Farmers have been busy evaluating their Winter wheat crop looking for any signs of winter kill. When looking for signs of spring growth it also depends on when that winter wheat crop was seeded.
Regional Crop Specialist Daphne Cruise said remember for the crop that was seeded early in the fall it sat in the ground for a week or two before germinating due to limited moisture, “That new root growth will be white. It will come from the crown. If you go out and see a lot of dead leaves on the top or what look to be dead leaves don't be alarmed cause that may not be winter kill. Pull up the plant and see if you can see any of that white new root growth coming from the crown.”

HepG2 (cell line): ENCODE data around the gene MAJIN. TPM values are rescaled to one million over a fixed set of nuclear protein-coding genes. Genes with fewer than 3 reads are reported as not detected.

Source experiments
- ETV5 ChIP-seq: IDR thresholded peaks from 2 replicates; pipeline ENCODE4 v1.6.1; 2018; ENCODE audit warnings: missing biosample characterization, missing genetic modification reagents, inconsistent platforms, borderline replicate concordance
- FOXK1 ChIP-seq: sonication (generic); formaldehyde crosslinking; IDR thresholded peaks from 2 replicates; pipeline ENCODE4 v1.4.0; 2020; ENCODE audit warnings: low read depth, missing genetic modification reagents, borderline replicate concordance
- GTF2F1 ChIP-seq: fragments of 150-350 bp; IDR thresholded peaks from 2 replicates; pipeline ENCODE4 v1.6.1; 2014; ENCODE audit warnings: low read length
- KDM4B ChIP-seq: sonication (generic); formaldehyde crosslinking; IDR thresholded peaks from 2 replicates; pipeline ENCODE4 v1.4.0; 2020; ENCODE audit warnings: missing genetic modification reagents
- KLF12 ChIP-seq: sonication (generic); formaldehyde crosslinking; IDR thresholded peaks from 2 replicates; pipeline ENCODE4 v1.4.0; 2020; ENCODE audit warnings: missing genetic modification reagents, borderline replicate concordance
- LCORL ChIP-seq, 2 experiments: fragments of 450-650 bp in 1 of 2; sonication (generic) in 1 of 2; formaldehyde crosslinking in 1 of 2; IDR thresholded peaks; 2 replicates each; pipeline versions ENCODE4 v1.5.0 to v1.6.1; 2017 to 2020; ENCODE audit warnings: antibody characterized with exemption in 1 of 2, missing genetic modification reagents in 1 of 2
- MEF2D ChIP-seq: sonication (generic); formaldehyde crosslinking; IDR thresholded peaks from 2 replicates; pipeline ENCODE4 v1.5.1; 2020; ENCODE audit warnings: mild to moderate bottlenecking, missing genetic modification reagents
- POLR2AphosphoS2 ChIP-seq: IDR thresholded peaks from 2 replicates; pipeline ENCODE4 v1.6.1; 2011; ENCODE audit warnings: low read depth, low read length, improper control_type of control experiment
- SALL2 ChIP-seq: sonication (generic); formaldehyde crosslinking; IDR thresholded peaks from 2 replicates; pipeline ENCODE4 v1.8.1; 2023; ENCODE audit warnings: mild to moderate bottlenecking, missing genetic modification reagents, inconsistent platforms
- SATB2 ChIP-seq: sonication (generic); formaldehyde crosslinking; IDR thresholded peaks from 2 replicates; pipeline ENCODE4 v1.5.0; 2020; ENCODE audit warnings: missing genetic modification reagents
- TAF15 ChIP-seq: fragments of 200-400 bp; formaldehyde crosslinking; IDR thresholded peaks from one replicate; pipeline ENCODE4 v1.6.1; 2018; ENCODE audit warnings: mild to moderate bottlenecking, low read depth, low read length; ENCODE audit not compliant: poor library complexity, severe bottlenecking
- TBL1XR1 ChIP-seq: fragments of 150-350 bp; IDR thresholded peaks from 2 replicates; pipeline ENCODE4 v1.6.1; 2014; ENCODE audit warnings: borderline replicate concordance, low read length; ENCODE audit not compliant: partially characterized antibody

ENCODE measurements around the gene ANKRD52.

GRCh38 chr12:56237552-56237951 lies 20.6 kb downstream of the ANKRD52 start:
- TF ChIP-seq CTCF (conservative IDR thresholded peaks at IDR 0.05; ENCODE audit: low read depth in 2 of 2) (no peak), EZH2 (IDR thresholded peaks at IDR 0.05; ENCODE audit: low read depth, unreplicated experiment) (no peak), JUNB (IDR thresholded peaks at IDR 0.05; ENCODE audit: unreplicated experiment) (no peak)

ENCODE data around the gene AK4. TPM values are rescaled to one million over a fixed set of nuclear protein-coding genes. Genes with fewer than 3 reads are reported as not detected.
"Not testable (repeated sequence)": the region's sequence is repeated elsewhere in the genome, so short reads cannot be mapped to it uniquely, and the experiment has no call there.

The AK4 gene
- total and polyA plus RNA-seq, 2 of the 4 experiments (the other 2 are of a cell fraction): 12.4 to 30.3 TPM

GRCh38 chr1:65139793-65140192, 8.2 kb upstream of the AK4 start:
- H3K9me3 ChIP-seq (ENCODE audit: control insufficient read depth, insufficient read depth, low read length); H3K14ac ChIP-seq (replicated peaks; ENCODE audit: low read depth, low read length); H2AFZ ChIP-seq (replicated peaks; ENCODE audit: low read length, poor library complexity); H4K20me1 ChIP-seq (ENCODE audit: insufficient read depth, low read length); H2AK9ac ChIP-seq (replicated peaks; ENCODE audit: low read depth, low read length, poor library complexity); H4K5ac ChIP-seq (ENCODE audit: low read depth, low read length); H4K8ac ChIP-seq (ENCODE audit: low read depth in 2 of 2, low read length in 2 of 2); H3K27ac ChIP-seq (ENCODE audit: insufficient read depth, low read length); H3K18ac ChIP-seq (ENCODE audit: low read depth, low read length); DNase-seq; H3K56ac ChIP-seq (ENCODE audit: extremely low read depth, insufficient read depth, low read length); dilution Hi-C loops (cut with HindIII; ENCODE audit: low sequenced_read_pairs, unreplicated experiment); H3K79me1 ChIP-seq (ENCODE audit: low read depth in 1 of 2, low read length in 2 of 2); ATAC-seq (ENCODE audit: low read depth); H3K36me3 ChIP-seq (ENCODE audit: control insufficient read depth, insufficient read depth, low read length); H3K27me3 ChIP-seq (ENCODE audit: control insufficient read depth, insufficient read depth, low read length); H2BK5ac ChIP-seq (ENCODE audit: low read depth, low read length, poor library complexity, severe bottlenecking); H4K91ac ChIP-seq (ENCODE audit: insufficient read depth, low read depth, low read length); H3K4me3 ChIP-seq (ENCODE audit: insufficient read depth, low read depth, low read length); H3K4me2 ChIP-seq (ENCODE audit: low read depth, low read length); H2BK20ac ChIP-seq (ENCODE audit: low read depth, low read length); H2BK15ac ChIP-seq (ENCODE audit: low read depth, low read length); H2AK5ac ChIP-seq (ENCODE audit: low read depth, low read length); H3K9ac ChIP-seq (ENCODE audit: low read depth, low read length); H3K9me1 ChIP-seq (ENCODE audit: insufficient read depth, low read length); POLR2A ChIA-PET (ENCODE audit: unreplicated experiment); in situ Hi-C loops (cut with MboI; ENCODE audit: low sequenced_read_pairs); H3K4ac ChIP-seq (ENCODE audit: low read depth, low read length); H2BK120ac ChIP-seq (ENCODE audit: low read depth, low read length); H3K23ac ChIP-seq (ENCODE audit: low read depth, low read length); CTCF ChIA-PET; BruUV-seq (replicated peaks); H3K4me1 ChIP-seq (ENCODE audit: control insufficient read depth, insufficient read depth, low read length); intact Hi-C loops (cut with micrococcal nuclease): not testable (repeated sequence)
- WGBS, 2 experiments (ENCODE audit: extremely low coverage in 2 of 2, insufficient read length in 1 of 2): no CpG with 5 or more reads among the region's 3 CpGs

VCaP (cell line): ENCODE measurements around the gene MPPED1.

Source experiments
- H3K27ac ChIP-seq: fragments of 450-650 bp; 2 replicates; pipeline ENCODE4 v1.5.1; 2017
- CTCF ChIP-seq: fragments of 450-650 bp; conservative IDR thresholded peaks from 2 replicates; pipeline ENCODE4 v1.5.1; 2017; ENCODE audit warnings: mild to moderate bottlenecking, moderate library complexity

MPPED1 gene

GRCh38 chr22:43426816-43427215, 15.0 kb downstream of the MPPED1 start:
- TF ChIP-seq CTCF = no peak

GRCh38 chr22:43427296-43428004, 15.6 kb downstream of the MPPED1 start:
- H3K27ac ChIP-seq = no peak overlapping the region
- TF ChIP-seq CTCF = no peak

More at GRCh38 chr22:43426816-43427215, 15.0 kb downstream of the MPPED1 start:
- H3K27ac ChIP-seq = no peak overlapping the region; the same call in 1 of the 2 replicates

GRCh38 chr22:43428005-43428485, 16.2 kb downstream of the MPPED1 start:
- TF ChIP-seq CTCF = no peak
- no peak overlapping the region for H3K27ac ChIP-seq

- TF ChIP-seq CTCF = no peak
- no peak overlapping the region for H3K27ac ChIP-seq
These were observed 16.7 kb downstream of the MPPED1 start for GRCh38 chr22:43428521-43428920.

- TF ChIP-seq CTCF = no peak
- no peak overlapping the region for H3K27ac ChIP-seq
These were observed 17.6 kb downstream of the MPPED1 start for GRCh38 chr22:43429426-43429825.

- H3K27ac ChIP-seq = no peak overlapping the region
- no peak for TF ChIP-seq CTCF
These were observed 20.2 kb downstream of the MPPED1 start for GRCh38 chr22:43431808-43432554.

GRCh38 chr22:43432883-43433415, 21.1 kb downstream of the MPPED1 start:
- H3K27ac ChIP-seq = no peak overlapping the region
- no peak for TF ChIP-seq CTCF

Cruise adds farmers need to be patient when evaluating the winter wheat crop, “Don't be to hasty on making a decision. Typically we like to say wait till you're about half-way to two-thirds of the way done seeding your spring crop before you make that final assessment to either leave the winter wheat or plant something else.”
She says she hasn't heard of a lot of winter kill as yet but adds we’ll get a better idea in the next few weeks as the temperature warms up.